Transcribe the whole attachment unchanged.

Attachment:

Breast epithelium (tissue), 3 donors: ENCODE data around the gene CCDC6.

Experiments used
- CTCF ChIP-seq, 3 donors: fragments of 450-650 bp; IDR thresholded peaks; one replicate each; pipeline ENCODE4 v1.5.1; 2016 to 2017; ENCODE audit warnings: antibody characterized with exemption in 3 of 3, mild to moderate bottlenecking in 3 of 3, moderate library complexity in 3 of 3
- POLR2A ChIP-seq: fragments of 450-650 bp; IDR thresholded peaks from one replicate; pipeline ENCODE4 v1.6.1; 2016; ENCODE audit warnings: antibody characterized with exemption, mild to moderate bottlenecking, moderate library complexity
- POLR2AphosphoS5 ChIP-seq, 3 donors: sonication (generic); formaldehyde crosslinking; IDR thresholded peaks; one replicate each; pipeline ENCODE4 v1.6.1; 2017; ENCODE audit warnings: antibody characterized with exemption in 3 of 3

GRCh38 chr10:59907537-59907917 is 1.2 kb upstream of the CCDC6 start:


Breast epithelium (tissue), 3 donors: ENCODE data around the gene CCDC6.

Experiments used
- CTCF ChIP-seq, 3 donors: fragments of 450-650 bp; IDR thresholded peaks; one replicate each; pipeline ENCODE4 v1.5.1; 2016 to 2017; ENCODE audit warnings: antibody characterized with exemption in 3 of 3, mild to moderate bottlenecking in 3 of 3, moderate library complexity in 3 of 3
- POLR2A ChIP-seq: fragments of 450-650 bp; IDR thresholded peaks from one replicate; pipeline ENCODE4 v1.6.1; 2016; ENCODE audit warnings: antibody characterized with exemption, mild to moderate bottlenecking, moderate library complexity
- POLR2AphosphoS5 ChIP-seq, 3 donors: sonication (generic); formaldehyde crosslinking; IDR thresholded peaks; one replicate each; pipeline ENCODE4 v1.6.1; 2017; ENCODE audit warnings: antibody characterized with exemption in 3 of 3

GRCh38 chr10:59907537-59907917 is 1.2 kb upstream of the CCDC6 start: